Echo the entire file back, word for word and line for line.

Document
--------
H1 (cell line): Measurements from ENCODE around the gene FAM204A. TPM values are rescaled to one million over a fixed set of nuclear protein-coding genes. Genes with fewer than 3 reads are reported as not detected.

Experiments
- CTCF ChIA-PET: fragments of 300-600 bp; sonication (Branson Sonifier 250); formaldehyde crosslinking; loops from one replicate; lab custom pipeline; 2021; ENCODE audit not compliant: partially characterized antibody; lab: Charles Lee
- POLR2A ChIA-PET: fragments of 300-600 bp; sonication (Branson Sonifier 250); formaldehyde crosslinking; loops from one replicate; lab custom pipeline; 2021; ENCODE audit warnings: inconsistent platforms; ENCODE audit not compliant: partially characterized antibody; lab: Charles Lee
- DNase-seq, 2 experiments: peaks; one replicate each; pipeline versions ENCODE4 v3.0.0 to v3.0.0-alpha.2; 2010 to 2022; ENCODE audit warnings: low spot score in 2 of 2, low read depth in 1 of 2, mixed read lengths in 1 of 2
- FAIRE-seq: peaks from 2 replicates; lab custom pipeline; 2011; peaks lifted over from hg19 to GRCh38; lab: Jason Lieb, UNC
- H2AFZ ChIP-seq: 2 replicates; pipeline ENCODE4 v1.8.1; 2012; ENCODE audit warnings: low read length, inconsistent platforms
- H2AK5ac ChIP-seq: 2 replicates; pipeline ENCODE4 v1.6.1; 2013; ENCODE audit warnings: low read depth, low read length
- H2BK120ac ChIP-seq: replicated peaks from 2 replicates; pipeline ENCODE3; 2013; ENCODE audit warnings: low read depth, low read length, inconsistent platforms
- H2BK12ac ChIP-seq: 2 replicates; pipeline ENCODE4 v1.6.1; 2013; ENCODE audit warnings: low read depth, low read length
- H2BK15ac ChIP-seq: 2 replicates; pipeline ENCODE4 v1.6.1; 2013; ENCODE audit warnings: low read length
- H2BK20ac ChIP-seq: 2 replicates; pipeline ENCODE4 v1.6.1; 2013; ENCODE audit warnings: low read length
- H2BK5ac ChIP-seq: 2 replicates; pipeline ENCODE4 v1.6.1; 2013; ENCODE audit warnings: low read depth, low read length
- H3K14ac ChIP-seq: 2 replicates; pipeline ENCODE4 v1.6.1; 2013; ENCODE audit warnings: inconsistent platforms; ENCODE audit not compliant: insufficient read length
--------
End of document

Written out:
H1 (cell line): Measurements from ENCODE around the gene FAM204A. TPM values are rescaled to one million over a fixed set of nuclear protein-coding genes. Genes with fewer than 3 reads are reported as not detected.

Experiments
- CTCF ChIA-PET: fragments of 300-600 bp; sonication (Branson Sonifier 250); formaldehyde crosslinking; loops from one replicate; lab custom pipeline; 2021; ENCODE audit not compliant: partially characterized antibody; lab: Charles Lee
- POLR2A ChIA-PET: fragments of 300-600 bp; sonication (Branson Sonifier 250); formaldehyde crosslinking; loops from one replicate; lab custom pipeline; 2021; ENCODE audit warnings: inconsistent platforms; ENCODE audit not compliant: partially characterized antibody; lab: Charles Lee
- DNase-seq, 2 experiments: peaks; one replicate each; pipeline versions ENCODE4 v3.0.0 to v3.0.0-alpha.2; 2010 to 2022; ENCODE audit warnings: low spot score in 2 of 2, low read depth in 1 of 2, mixed read lengths in 1 of 2
- FAIRE-seq: peaks from 2 replicates; lab custom pipeline; 2011; peaks lifted over from hg19 to GRCh38; lab: Jason Lieb, UNC
- H2AFZ ChIP-seq: 2 replicates; pipeline ENCODE4 v1.8.1; 2012; ENCODE audit warnings: low read length, inconsistent platforms
- H2AK5ac ChIP-seq: 2 replicates; pipeline ENCODE4 v1.6.1; 2013; ENCODE audit warnings: low read depth, low read length
- H2BK120ac ChIP-seq: replicated peaks from 2 replicates; pipeline ENCODE3; 2013; ENCODE audit warnings: low read depth, low read length, inconsistent platforms
- H2BK12ac ChIP-seq: 2 replicates; pipeline ENCODE4 v1.6.1; 2013; ENCODE audit warnings: low read depth, low read length
- H2BK15ac ChIP-seq: 2 replicates; pipeline ENCODE4 v1.6.1; 2013; ENCODE audit warnings: low read length
- H2BK20ac ChIP-seq: 2 replicates; pipeline ENCODE4 v1.6.1; 2013; ENCODE audit warnings: low read length
- H2BK5ac ChIP-seq: 2 replicates; pipeline ENCODE4 v1.6.1; 2013; ENCODE audit warnings: low read depth, low read length
- H3K14ac ChIP-seq: 2 replicates; pipeline ENCODE4 v1.6.1; 2013; ENCODE audit warnings: inconsistent platforms; ENCODE audit not compliant: insufficient read length